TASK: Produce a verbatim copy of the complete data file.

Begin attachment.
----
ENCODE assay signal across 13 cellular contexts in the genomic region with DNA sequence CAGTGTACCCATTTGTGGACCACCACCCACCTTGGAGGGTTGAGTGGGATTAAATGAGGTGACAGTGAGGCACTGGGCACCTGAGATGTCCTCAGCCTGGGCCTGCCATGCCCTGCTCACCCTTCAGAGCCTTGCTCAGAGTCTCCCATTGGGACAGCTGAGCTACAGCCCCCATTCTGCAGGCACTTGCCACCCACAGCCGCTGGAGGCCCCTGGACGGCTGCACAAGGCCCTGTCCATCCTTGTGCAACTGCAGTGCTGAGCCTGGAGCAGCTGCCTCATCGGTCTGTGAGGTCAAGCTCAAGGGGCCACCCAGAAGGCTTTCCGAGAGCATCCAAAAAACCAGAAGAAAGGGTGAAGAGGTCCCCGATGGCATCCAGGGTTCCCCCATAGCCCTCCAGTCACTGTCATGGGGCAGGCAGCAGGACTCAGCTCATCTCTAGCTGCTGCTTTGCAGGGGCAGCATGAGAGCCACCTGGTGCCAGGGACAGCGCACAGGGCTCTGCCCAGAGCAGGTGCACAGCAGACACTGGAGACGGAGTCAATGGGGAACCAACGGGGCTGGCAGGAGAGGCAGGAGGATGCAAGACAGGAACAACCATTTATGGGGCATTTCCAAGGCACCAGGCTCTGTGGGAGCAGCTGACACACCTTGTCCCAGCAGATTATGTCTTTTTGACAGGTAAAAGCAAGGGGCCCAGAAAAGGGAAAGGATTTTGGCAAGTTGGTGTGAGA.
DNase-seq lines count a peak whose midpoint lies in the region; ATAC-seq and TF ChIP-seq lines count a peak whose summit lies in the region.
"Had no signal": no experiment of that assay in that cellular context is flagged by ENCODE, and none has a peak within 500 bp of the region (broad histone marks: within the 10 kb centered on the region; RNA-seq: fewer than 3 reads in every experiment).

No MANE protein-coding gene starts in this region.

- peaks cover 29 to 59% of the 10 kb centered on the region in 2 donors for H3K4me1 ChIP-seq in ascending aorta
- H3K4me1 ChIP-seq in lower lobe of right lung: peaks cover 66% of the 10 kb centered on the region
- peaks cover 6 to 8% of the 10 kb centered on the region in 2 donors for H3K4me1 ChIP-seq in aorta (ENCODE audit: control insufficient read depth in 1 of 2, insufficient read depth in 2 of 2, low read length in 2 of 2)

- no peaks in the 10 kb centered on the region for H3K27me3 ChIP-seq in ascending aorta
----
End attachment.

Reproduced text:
ENCODE assay signal across 13 cellular contexts in the genomic region with DNA sequence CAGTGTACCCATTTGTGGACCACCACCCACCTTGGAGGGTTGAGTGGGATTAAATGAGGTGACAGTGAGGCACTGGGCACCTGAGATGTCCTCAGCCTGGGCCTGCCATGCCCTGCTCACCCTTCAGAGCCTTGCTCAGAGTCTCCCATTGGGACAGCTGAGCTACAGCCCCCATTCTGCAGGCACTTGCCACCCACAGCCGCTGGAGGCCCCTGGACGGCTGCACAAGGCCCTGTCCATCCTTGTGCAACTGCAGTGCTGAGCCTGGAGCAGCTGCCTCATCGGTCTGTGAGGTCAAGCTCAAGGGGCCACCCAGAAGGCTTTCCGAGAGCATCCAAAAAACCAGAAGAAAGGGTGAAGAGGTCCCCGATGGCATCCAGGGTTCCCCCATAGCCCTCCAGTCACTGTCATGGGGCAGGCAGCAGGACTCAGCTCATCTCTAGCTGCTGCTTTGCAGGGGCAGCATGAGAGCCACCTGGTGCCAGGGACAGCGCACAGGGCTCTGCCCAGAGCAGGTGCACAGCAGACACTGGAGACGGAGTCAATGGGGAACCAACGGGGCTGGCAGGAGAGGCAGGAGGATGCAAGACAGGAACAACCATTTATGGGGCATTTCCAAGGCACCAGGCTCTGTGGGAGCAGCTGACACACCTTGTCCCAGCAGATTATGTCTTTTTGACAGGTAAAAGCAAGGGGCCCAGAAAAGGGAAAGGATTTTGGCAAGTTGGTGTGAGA.
DNase-seq lines count a peak whose midpoint lies in the region; ATAC-seq and TF ChIP-seq lines count a peak whose summit lies in the region.
"Had no signal": no experiment of that assay in that cellular context is flagged by ENCODE, and none has a peak within 500 bp of the region (broad histone marks: within the 10 kb centered on the region; RNA-seq: fewer than 3 reads in every experiment).

No MANE protein-coding gene starts in this region.

- peaks cover 29 to 59% of the 10 kb centered on the region in 2 donors for H3K4me1 ChIP-seq in ascending aorta
- H3K4me1 ChIP-seq in lower lobe of right lung: peaks cover 66% of the 10 kb centered on the region
- peaks cover 6 to 8% of the 10 kb centered on the region in 2 donors for H3K4me1 ChIP-seq in aorta (ENCODE audit: control insufficient read depth in 1 of 2, insufficient read depth in 2 of 2, low read length in 2 of 2)

- no peaks in the 10 kb centered on the region for H3K27me3 ChIP-seq in ascending aorta